Summer — and vacations — are nearly here, and you know what that means: It's pool season. Time to get a running start and jump in with the biggest cannonball you can manage. Just make sure your lips are sealed when you hit the water. That's because according to new data released by the Centers for Disease Control and Prevention (CDC), pools are full of bacteria.
The CDC analyzed data from 2000 to 2014 and found that about 500 outbreaks resulted in more than 27,000 illnesses and eight deaths could be traced back to pools and hot tubs. More than half of those outbreaks were caused by Cryptosporidium, a bacteria often transmitted when diarrhea gets into the water and then you swallow that water while swimming — or practicing those underwater somersaults. Gross but it happens.
The other two most common bacteria were Legionella and Pseudomonas. You probably guessed that Legionella causes Legionnaire's disease. It's transmitted via inhaled water droplets from, say, spa jets in a hot tub. Pseudomonas is responsible for the very common swimmer's ear and hot tub rash; it's transmitted when you simply come into contact with it.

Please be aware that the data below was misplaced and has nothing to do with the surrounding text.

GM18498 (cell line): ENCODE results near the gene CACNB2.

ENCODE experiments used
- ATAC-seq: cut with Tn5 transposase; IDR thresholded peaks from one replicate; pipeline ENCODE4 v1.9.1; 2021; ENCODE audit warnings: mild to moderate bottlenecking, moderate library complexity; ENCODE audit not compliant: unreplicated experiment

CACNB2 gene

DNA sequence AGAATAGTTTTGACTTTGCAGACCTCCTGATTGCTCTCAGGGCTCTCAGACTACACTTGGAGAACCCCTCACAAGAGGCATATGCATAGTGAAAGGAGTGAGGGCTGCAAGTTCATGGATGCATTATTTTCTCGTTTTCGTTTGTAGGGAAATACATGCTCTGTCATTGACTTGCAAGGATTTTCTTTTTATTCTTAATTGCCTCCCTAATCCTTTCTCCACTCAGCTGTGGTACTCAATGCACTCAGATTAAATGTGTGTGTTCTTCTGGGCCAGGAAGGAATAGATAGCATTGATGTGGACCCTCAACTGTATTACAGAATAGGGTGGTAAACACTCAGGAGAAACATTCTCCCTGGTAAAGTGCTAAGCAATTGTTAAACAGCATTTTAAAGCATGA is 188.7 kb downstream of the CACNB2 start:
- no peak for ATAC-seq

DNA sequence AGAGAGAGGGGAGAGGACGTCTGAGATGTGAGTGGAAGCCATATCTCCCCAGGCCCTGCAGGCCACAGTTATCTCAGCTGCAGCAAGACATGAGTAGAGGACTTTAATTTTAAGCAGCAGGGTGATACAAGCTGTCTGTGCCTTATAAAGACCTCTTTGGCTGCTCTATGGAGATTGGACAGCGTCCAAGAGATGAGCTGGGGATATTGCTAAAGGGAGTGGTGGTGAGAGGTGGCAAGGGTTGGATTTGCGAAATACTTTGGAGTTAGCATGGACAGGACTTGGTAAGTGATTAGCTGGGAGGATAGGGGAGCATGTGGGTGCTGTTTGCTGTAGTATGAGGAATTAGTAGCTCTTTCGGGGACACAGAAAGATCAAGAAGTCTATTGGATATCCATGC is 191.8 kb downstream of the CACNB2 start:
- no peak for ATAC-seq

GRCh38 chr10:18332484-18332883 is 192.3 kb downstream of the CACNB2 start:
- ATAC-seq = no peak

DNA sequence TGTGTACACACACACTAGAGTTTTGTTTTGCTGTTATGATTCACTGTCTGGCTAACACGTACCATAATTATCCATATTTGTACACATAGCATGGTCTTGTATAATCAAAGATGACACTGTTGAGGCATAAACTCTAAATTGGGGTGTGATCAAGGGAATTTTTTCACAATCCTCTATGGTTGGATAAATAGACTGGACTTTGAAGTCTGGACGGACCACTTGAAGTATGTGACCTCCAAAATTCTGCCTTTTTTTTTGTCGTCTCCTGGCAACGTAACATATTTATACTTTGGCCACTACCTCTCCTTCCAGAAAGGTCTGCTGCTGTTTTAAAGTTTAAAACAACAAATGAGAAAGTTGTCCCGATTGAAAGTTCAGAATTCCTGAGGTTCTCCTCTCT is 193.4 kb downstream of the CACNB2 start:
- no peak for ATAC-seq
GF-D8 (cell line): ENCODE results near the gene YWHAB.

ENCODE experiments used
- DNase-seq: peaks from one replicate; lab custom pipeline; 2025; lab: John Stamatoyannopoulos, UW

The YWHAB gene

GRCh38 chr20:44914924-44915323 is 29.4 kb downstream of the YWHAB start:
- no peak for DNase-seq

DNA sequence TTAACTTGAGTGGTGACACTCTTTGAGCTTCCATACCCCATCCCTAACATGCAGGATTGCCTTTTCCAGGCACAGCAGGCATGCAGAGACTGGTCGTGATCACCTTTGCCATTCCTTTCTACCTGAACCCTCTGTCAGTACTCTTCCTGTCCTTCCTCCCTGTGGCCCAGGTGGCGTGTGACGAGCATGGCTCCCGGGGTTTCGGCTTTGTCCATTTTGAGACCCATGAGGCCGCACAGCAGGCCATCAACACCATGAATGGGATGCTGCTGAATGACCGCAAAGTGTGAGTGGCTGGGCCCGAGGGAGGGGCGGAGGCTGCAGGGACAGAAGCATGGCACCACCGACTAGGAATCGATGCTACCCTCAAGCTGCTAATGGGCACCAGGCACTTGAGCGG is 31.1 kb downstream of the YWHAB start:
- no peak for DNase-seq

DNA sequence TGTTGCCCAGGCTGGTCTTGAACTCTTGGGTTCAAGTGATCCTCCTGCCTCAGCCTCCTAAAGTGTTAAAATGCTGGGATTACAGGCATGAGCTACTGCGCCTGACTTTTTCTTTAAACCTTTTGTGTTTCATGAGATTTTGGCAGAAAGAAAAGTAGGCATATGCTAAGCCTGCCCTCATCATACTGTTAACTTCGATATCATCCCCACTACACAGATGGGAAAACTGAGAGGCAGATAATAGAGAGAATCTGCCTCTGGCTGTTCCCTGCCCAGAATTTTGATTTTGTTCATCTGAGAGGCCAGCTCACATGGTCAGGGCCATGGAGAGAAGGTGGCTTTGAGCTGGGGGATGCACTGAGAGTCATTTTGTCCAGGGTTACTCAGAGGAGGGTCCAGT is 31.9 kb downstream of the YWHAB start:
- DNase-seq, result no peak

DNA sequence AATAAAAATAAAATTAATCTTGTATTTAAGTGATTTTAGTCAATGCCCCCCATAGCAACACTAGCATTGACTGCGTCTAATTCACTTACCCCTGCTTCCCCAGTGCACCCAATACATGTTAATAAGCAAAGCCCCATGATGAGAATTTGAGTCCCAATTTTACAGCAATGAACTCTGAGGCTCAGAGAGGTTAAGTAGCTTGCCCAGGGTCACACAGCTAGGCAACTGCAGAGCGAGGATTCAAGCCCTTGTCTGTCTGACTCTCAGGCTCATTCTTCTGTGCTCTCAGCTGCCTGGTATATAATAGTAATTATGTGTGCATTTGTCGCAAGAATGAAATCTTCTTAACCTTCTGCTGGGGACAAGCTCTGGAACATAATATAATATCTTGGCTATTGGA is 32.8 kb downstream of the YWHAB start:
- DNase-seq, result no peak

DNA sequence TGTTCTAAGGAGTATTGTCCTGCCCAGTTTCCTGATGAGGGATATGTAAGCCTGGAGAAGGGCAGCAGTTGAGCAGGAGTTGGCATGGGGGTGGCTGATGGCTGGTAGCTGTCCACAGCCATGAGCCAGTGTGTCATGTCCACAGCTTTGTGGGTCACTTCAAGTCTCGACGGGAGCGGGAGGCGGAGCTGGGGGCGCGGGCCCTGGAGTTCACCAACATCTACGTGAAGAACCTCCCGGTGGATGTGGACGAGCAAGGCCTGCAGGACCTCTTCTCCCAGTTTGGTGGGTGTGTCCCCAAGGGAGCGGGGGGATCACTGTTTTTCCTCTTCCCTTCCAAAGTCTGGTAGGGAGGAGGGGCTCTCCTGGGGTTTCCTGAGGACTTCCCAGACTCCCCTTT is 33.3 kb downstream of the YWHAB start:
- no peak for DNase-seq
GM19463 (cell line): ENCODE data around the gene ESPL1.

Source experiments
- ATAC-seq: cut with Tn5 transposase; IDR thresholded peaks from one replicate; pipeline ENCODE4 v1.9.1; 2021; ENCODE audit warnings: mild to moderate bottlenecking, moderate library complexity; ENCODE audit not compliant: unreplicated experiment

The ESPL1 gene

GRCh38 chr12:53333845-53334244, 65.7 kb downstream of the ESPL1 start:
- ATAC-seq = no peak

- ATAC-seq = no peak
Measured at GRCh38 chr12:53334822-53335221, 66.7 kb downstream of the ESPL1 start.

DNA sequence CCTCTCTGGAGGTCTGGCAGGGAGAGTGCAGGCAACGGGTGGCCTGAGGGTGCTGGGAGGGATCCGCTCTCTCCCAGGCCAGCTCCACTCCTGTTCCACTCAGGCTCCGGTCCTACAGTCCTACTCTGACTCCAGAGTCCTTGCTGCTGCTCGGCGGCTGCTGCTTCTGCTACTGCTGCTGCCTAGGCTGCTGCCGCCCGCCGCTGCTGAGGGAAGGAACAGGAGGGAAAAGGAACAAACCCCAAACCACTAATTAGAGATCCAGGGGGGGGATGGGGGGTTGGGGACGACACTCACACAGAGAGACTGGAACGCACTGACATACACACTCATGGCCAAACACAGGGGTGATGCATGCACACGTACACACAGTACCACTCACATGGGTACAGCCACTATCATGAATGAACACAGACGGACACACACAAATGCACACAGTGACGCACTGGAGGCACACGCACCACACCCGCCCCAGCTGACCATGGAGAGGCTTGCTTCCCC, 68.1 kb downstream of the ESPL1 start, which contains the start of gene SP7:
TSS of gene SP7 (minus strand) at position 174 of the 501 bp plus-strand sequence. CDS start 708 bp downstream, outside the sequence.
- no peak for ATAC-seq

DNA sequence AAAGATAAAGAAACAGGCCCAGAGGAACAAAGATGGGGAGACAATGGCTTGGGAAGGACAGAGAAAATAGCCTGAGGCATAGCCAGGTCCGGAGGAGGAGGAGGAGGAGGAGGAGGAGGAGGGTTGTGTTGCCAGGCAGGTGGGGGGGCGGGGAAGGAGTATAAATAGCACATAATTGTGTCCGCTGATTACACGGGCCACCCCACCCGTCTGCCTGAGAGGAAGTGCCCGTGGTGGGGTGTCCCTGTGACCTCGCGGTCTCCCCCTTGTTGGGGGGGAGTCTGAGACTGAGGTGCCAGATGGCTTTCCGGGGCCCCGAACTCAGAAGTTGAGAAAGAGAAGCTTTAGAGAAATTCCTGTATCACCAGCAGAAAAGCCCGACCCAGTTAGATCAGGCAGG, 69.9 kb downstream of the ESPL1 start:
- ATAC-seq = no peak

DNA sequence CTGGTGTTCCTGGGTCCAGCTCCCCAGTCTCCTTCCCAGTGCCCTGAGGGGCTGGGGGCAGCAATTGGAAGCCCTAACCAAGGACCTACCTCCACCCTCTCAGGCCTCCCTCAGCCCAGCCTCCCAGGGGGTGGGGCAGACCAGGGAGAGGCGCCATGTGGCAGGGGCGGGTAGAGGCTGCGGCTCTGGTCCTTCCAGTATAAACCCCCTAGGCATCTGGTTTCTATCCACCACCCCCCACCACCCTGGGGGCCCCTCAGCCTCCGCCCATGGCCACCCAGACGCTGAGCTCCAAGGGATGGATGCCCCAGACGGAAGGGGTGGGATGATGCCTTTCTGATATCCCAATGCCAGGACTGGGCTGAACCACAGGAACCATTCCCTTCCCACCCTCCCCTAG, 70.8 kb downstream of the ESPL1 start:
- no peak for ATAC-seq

Nearly 90 percent of those 27,000 illnesses were caused by these three culprits. The remaining 10 percent were from unknown origins.
The CDC also looked at where and when these outbreaks occurred. More than half started between June and August, which makes perfect sense. Who isn't in a pool at some point during those warm months? About one in 10 outbreaks happened in March. The CDC mentioned that it might be due to year-round indoor swimming, but let's not forget spring break. Also, those March outbreaks tended not to be caused by Cryptosporidium.
The most likely places where the outbreaks occurred? Hotels. They accounted for about a third of all the instances, more than any other type of location. And it's not just the hotel pool that's to blame: Half of the hotel outbreaks were reported as starting in hot tubs.
Let's drill down to one more piece of data: Those hot tub cases were likely to start in February or March, when we're desperate to escape the cold and sit in the big, bubbling cauldron of a hotel hot tub.
It's not all bad news, though. Cases of Cryptosporidium were on the increase, but they leveled off in 2008 and have remained steady since. Pseudomonas cases decreased over the period of study. Only Legionella increased, by about 13 percent a year.
The best way to keep Crypto to a minimum is to keep those little kids with diarrhea out of the pool. As the CDC so politely points out, kids under 5 years old have "limited to no toileting skills." The grownups in their lives are going to have to be the bad guys and keep them home or, at the very least, out of the pool. Otherwise, we'll all be swimming in it. And nobody wants that.